employee performance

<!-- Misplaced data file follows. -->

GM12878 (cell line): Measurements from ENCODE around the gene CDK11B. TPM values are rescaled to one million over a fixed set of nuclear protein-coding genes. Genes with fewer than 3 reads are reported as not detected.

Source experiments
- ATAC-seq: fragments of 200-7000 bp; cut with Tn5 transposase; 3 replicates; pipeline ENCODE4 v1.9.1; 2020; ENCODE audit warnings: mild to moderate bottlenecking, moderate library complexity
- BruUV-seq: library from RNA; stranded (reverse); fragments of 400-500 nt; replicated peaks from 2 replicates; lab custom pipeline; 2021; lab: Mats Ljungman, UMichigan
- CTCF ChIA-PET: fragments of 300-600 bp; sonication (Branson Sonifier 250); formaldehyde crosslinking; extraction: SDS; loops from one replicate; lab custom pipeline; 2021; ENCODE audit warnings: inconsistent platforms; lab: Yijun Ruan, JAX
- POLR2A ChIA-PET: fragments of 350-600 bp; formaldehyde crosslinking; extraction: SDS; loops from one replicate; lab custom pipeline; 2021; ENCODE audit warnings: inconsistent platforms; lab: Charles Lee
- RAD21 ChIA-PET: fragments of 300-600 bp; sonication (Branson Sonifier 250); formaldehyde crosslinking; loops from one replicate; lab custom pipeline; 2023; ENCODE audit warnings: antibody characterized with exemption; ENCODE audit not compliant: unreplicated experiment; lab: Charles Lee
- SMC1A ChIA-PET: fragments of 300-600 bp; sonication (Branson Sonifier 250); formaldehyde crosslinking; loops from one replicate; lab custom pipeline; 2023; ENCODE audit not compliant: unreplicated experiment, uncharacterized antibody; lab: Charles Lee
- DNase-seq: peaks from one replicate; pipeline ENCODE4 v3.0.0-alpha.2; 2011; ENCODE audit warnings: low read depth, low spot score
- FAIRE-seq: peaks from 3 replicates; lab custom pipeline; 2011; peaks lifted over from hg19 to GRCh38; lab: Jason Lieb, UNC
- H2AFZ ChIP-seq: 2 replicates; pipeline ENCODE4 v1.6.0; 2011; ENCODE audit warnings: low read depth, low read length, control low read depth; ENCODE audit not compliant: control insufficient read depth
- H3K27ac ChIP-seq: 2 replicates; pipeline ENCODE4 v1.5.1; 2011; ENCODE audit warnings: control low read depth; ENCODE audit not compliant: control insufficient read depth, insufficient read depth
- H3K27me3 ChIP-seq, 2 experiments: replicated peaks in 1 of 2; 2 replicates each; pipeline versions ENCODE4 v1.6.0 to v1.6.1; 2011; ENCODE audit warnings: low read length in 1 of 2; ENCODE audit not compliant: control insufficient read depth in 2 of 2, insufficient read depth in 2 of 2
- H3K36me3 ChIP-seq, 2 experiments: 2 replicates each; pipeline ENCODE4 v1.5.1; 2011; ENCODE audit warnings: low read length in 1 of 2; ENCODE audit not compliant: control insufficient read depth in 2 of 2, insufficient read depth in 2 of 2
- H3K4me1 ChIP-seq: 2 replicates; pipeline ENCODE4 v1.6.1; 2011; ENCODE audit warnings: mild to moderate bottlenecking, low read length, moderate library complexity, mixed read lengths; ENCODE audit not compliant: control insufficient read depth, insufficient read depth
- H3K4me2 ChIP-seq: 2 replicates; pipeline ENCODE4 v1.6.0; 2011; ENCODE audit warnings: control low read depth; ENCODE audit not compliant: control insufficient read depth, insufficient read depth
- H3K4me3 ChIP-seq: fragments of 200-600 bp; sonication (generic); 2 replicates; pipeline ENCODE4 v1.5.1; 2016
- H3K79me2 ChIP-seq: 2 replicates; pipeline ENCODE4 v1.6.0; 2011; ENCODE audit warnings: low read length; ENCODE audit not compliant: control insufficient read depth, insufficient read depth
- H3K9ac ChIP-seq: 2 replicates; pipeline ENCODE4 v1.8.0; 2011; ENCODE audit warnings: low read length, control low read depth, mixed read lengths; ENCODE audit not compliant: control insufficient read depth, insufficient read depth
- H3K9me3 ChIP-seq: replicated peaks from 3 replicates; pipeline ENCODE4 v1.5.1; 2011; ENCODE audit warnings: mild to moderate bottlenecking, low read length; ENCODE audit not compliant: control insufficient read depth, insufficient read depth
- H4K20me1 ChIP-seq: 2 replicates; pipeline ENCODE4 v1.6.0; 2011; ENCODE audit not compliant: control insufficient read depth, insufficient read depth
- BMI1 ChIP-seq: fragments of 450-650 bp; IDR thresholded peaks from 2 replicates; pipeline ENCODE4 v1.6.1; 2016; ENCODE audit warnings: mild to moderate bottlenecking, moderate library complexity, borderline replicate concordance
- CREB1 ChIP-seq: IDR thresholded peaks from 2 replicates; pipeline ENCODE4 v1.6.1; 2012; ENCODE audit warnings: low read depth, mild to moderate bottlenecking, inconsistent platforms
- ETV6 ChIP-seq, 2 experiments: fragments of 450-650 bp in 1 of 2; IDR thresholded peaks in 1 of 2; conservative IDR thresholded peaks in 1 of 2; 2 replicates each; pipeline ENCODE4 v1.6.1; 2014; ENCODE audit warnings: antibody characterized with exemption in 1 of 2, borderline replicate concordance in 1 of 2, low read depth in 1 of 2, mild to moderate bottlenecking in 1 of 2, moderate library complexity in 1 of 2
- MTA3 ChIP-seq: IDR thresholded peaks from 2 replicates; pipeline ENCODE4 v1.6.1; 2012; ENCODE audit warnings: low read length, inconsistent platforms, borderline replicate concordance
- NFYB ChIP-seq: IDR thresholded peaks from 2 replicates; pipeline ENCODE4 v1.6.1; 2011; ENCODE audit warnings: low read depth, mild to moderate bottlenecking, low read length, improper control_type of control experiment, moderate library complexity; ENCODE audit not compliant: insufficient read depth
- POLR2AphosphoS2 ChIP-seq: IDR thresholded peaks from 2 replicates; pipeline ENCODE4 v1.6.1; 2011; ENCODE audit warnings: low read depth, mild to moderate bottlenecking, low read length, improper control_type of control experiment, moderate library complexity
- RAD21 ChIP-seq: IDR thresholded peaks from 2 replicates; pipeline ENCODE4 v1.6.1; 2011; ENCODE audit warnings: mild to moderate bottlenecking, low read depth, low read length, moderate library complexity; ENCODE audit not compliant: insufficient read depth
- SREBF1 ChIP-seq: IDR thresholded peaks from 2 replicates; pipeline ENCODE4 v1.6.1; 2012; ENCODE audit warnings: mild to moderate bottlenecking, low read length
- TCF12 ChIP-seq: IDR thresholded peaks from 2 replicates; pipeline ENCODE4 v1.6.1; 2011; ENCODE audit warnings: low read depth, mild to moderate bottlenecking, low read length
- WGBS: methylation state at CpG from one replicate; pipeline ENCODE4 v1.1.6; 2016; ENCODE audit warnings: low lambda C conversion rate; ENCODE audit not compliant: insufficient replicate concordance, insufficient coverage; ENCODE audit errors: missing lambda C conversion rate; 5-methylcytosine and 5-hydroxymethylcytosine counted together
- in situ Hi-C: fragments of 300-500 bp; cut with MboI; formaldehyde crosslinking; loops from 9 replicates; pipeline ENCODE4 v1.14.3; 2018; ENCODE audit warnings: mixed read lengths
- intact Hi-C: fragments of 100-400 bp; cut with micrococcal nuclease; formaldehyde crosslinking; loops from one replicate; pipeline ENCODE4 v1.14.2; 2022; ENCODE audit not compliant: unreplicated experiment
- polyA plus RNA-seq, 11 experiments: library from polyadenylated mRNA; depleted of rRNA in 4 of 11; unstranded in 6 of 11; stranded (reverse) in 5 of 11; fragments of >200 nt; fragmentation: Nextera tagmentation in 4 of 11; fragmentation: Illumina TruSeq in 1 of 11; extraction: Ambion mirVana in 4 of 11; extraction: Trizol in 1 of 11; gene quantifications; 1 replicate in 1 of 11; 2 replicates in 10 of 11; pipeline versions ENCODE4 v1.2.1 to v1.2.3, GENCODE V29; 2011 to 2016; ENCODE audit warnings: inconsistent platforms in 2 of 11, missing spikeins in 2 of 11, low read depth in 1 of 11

An employee performance review, sometimes called a performance appraisal or performance evaluation, is an official assessment of a worker's work over a defined period of time. In an employee performance appraisal, managers assess the overall performance of the individual, assess their individual strengths and weaknesses, give appropriate feedback, and assist them in establishing plans to improve. The purpose of this type of review is to maximize the productive output of the employee. Unfortunately, many companies are reluctant to use this process, probably because they are not aware of the benefits it can have. But before reviewing what to expect during an employee performance appraisal, it is necessary to understand what is meant by the term. And the following guide briefly defines the types of evaluations made during an employee performance appraisal. Evaluation Forms. These forms are typically provided by the human resources department and can be very specific and lengthy. They should contain questions about the employees' job duties, accomplishments, skills, aptitudes, and preferences. In addition, the forms may require information about the employees' supervisors, the functions performed, and other important information needed by the managers. While providing employees with written evaluations is desirable, in some cases, such information is not enough to determine whether employees are meeting company goals. Employee Performance Feedback. Through employee performance reviews, the human resources department provides employees constructive feedback about their performance. The feedback provided by performance reviews is intended to foster the overall development and success, as well as identifying gaps in performance that must be closed and ways to ensure that employees are maintaining consistent, quality performance. Employee Performance Evaluations. Through employee performance reviews, management can monitor how employees are developing and improving. Such assessments may be conducted at the beginning of the year, a few months after an evaluation has been made, or every six months or so. While feedback from performance reviews is helpful for managers to identify gaps in understanding and for employees to develop and improve, HR professionals must make sure that an evaluation is not too subjective in order to be effective. Appropriate Team Building Activities and Opportunities. Human resources professionals recommend that managers take steps to ensure that performance reviews are as objective as possible. In addition, such reviews should provide opportunities for team members to "buy-in" and participate in various activities that will strengthen their bond with each other. Managers should ensure that any team building activities and opportunities provided to employees are not counterproductive to the efforts of the company but will help employees develop a sense of belonging and create a positive work environment. Objectives of the Performance Review Process. After reviewing the feedback and determining what needs to be done, HR professionals should establish objectives for the review process. If the objectives are aligned with the objectives of the company, performance reviews may proceed according to this framework. However, if the objectives are at odds with the employee's goals for development as a performer or individual, it may be necessary to conduct the review in a less ordered and structured manner to get the desired results. Employee Performance appraisal process. It is not uncommon for managers to use performance reviews as a form of employee appraisal process. However, using this practice can have a host of consequences, including negatively impacting an employee's performance and chances for future success. In addition, using the appraisal process as a tool for evaluating employees often leads to counterproductive outcomes as well. Employee performance reviews should be conducted in an honest and candid manner. Any gaps in communication between management and employees should be addressed, if possible. Likewise, managers should offer employees any feedback they may need during the review time, such as opportunities for training, clarification on ambiguous terms, or an explanation of the feedback and why it is being given. Managers should allow employees to give feedback without micromanaging or penalizing them for their responses. Finally, management should ensure that feedback is provided in writing so that there is no question as to whether or not employees understand what they are being told or whether the feedback is being taken seriously.

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